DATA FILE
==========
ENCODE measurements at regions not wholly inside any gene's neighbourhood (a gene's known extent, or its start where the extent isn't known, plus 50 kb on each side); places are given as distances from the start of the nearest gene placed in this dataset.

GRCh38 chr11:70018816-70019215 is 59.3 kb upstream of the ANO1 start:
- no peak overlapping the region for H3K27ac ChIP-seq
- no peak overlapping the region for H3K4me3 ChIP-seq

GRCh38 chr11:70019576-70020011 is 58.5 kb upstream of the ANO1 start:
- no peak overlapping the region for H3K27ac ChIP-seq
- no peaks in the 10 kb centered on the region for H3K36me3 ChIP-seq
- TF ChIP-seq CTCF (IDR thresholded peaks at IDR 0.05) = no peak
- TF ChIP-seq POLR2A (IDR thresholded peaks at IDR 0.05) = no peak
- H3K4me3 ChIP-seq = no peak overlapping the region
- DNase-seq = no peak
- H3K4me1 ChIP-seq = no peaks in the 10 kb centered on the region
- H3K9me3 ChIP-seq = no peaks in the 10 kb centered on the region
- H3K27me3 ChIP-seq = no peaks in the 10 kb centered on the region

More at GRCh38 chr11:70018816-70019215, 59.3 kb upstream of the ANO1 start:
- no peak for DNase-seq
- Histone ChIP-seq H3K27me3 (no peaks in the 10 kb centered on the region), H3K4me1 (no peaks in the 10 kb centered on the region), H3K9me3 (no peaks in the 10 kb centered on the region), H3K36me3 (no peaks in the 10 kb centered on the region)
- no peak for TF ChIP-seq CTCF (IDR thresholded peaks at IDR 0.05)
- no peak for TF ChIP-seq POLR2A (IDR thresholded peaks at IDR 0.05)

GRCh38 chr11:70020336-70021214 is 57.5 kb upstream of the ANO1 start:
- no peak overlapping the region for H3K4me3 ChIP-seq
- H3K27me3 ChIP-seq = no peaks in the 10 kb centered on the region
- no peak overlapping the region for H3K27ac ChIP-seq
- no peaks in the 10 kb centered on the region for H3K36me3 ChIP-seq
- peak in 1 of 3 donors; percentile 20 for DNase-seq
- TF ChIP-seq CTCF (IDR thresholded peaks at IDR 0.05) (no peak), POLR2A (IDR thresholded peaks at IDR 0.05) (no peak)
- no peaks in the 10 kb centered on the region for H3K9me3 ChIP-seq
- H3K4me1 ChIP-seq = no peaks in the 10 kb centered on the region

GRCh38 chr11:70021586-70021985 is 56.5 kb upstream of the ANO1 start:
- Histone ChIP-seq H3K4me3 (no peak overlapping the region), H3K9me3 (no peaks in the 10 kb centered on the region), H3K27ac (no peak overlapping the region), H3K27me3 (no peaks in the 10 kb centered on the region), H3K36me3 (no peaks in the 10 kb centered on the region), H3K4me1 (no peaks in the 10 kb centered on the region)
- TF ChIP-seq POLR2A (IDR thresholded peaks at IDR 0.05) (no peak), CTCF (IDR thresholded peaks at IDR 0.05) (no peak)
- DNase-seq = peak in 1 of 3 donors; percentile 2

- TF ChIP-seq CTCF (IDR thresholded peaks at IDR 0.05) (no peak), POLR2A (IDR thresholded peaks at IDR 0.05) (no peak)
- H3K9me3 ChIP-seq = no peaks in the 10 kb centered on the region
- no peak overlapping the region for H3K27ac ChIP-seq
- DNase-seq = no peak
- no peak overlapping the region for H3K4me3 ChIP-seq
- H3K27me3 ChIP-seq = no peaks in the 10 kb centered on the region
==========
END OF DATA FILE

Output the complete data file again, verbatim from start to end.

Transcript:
ENCODE measurements at regions not wholly inside any gene's neighbourhood (a gene's known extent, or its start where the extent isn't known, plus 50 kb on each side); places are given as distances from the start of the nearest gene placed in this dataset.

GRCh38 chr11:70018816-70019215 is 59.3 kb upstream of the ANO1 start:
- no peak overlapping the region for H3K27ac ChIP-seq
- no peak overlapping the region for H3K4me3 ChIP-seq

GRCh38 chr11:70019576-70020011 is 58.5 kb upstream of the ANO1 start:
- no peak overlapping the region for H3K27ac ChIP-seq
- no peaks in the 10 kb centered on the region for H3K36me3 ChIP-seq
- TF ChIP-seq CTCF (IDR thresholded peaks at IDR 0.05) = no peak
- TF ChIP-seq POLR2A (IDR thresholded peaks at IDR 0.05) = no peak
- H3K4me3 ChIP-seq = no peak overlapping the region
- DNase-seq = no peak
- H3K4me1 ChIP-seq = no peaks in the 10 kb centered on the region
- H3K9me3 ChIP-seq = no peaks in the 10 kb centered on the region
- H3K27me3 ChIP-seq = no peaks in the 10 kb centered on the region

More at GRCh38 chr11:70018816-70019215, 59.3 kb upstream of the ANO1 start:
- no peak for DNase-seq
- Histone ChIP-seq H3K27me3 (no peaks in the 10 kb centered on the region), H3K4me1 (no peaks in the 10 kb centered on the region), H3K9me3 (no peaks in the 10 kb centered on the region), H3K36me3 (no peaks in the 10 kb centered on the region)
- no peak for TF ChIP-seq CTCF (IDR thresholded peaks at IDR 0.05)
- no peak for TF ChIP-seq POLR2A (IDR thresholded peaks at IDR 0.05)

GRCh38 chr11:70020336-70021214 is 57.5 kb upstream of the ANO1 start:
- no peak overlapping the region for H3K4me3 ChIP-seq
- H3K27me3 ChIP-seq = no peaks in the 10 kb centered on the region
- no peak overlapping the region for H3K27ac ChIP-seq
- no peaks in the 10 kb centered on the region for H3K36me3 ChIP-seq
- peak in 1 of 3 donors; percentile 20 for DNase-seq
- TF ChIP-seq CTCF (IDR thresholded peaks at IDR 0.05) (no peak), POLR2A (IDR thresholded peaks at IDR 0.05) (no peak)
- no peaks in the 10 kb centered on the region for H3K9me3 ChIP-seq
- H3K4me1 ChIP-seq = no peaks in the 10 kb centered on the region

GRCh38 chr11:70021586-70021985 is 56.5 kb upstream of the ANO1 start:
- Histone ChIP-seq H3K4me3 (no peak overlapping the region), H3K9me3 (no peaks in the 10 kb centered on the region), H3K27ac (no peak overlapping the region), H3K27me3 (no peaks in the 10 kb centered on the region), H3K36me3 (no peaks in the 10 kb centered on the region), H3K4me1 (no peaks in the 10 kb centered on the region)
- TF ChIP-seq POLR2A (IDR thresholded peaks at IDR 0.05) (no peak), CTCF (IDR thresholded peaks at IDR 0.05) (no peak)
- DNase-seq = peak in 1 of 3 donors; percentile 2

- TF ChIP-seq CTCF (IDR thresholded peaks at IDR 0.05) (no peak), POLR2A (IDR thresholded peaks at IDR 0.05) (no peak)
- H3K9me3 ChIP-seq = no peaks in the 10 kb centered on the region
- no peak overlapping the region for H3K27ac ChIP-seq
- DNase-seq = no peak
- no peak overlapping the region for H3K4me3 ChIP-seq
- H3K27me3 ChIP-seq = no peaks in the 10 kb centered on the region